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Trust, But Verify: Auditing Vendor-Supplied Accessibility Claims
Code4Lib (2020)
  • Melina Zavala, Grand Valley State University
  • Matthew Reidsma, Grand Valley State University
Despite a long-overdue push to improve the accessibility of our libraries’ online presences, much of what we offer to our patrons comes from third party vendors: discovery layers, OPACs, subscription databases, and so on. We can’t directly affect the accessibility of the content on these platforms, but rely on vendors to design and test their systems and report on their accessibility through Voluntary Product Accessibility Templates (VPATS). But VPATs are self-reported. What if we want to verify our vendors’ claims? We can’t thoroughly test the accessibility of hundreds of vendor systems, can we? In this paper, we propose a simple methodology for spot-checking VPATs. Since most websites struggle with the same accessibility issues, spot checking particular success criteria in a library vendor VPAT can tip us off to whether the VPAT as a whole can be trusted. Our methodology combines automated and manual checking, and can be done without any expensive software or complex training. What’s more, we are creating a repository to share VPAT audit results with others, so that we needn’t all audit the VPATs of all our systems.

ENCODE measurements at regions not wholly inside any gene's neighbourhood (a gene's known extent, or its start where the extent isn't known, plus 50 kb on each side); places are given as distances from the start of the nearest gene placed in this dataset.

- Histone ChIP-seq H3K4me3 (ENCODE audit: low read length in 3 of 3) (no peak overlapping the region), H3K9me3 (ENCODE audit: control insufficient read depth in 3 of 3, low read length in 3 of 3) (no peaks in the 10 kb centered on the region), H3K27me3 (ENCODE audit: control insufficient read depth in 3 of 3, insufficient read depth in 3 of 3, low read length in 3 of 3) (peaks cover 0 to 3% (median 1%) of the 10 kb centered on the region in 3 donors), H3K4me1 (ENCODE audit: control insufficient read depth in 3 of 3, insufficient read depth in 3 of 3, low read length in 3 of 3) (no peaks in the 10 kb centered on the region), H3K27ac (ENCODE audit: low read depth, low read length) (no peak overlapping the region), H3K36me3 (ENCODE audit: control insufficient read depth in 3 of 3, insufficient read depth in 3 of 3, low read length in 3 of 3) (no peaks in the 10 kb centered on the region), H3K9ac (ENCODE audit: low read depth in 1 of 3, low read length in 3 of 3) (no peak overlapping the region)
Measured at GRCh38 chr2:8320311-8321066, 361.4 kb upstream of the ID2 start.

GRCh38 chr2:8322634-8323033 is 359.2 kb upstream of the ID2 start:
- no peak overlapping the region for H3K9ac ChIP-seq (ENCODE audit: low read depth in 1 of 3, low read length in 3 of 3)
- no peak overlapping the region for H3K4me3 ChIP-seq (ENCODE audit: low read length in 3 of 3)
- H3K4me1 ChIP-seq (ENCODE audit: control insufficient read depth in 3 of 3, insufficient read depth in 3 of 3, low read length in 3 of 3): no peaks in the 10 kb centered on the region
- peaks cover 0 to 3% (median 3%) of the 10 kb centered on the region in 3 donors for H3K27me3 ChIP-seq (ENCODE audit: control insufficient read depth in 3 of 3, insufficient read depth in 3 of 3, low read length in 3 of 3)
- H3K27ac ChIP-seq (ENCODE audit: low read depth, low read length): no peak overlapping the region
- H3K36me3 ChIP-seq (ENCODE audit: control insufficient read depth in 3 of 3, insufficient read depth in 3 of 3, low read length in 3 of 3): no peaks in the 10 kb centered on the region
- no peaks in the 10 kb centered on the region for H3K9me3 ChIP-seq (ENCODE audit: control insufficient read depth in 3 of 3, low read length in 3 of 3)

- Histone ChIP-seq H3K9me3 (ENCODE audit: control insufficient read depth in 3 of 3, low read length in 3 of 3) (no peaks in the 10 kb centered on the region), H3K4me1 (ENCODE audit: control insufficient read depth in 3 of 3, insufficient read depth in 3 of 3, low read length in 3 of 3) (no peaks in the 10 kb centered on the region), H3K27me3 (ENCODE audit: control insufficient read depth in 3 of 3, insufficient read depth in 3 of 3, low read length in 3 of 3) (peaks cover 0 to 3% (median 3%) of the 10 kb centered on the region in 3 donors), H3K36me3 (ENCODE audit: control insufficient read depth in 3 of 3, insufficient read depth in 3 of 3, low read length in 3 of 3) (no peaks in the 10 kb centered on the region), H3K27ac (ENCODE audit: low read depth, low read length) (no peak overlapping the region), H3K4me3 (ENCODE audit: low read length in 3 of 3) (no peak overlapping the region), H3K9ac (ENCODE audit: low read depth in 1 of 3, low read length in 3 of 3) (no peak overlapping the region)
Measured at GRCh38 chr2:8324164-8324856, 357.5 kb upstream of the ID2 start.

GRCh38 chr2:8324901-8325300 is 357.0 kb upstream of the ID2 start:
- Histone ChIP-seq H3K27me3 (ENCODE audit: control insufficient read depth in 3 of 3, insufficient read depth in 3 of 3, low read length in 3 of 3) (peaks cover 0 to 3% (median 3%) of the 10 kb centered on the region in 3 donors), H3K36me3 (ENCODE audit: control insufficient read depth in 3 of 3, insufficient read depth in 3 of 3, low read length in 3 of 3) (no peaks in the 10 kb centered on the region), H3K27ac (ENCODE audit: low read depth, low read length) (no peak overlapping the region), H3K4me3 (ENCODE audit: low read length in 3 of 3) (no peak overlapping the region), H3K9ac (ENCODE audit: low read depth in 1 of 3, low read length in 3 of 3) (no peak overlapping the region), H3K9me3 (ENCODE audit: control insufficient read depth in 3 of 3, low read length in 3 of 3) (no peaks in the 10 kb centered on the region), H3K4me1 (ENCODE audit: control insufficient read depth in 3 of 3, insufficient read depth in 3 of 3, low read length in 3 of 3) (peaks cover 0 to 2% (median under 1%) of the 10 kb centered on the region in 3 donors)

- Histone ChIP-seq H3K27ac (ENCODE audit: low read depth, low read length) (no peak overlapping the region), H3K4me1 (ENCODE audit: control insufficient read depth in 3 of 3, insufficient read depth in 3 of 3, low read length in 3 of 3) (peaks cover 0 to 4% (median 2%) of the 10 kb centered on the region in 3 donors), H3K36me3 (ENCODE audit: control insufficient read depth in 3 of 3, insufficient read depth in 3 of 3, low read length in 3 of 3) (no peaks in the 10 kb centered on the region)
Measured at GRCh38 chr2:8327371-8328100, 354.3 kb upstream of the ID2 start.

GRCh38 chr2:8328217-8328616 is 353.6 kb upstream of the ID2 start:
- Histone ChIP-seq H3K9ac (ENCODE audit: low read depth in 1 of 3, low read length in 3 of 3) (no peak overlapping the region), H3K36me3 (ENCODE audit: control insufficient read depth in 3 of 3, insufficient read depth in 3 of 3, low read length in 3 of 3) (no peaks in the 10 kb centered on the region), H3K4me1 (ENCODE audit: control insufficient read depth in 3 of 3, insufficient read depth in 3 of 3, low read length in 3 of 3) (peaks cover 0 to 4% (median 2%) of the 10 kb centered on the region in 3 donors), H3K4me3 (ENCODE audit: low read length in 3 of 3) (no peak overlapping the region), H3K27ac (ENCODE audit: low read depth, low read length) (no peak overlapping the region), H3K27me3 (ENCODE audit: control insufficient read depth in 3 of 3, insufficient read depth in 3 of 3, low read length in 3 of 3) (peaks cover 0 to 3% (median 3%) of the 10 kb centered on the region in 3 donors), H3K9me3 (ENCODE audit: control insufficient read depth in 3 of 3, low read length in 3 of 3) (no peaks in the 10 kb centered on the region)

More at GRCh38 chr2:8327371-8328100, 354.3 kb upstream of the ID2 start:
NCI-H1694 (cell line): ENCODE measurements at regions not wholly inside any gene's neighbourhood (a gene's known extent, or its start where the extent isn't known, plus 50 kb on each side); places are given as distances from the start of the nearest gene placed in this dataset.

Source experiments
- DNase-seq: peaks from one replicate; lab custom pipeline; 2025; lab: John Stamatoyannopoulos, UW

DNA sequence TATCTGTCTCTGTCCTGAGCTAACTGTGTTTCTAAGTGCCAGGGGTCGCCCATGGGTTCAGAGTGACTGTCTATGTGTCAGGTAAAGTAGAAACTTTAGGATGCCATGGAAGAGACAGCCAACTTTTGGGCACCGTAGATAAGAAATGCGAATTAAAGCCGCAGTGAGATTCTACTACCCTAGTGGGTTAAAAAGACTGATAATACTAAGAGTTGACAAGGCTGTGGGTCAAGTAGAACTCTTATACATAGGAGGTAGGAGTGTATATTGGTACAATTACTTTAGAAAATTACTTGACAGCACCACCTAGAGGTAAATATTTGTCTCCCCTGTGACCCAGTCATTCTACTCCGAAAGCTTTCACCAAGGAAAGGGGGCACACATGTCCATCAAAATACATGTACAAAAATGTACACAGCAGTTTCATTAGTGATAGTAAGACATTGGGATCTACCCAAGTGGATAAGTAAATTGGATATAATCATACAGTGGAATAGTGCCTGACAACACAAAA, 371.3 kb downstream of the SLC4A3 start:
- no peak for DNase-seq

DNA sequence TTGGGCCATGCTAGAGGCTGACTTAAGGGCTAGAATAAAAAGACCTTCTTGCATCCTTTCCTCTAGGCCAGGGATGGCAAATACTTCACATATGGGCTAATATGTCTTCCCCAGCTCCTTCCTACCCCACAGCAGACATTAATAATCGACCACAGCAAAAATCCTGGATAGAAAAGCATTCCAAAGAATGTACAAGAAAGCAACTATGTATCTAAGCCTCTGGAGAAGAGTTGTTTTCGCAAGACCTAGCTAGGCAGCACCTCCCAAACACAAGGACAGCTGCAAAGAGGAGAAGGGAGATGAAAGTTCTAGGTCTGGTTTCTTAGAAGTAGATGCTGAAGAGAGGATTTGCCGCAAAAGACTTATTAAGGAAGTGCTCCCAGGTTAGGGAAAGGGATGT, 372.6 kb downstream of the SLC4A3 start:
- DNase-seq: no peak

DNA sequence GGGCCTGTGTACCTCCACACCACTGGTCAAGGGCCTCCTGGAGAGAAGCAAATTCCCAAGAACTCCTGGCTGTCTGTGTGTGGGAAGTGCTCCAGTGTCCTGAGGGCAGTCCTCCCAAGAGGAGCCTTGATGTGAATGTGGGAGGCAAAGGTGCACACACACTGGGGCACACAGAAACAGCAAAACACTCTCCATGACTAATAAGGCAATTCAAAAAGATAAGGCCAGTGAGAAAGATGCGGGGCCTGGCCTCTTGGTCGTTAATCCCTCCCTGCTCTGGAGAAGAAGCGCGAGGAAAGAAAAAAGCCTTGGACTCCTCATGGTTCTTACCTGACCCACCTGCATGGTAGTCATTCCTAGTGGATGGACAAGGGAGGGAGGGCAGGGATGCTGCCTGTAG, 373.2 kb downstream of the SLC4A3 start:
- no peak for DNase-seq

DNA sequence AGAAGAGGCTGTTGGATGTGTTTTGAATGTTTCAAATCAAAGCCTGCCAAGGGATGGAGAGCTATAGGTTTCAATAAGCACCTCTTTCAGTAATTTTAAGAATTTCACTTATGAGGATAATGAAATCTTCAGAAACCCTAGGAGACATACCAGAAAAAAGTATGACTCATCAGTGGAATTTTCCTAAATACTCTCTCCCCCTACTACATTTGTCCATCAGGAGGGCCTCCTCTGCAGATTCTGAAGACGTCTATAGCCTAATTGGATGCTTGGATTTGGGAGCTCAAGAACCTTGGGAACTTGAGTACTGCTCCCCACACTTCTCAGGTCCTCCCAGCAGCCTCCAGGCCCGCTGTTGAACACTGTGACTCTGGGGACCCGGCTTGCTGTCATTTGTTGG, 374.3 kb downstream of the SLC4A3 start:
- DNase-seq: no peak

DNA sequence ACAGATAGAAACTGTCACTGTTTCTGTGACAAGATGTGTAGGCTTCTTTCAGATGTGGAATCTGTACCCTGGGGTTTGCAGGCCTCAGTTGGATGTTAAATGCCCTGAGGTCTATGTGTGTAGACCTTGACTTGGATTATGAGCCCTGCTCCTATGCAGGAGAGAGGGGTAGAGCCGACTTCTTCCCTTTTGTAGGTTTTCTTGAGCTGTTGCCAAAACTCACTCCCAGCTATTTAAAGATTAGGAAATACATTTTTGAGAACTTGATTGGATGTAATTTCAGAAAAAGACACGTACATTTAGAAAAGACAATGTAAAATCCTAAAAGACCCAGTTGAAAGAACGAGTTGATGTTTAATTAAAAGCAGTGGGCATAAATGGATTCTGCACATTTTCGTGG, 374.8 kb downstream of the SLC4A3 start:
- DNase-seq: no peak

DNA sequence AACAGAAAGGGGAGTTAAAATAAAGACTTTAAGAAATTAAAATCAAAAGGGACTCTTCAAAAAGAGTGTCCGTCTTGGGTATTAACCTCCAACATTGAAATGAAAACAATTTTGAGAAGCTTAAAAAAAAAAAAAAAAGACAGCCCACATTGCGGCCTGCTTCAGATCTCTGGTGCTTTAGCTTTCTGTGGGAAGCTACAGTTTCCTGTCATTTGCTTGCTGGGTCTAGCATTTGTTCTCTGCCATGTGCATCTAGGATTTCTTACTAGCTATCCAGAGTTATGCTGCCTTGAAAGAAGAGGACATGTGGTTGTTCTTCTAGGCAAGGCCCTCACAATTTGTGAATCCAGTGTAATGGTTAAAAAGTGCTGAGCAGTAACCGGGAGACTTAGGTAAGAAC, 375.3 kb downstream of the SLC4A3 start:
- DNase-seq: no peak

• Accessibility,
  • vendor,
  • vpat
Publication Date
May 11, 2020
Citation Information
Melina Zavala and Matthew Reidsma. "Trust, But Verify: Auditing Vendor-Supplied Accessibility Claims" Code4Lib Iss. 48 (2020) ISSN: 1940-5758
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Creative Commons license
Creative Commons License
This work is licensed under a Creative Commons CC_BY International License.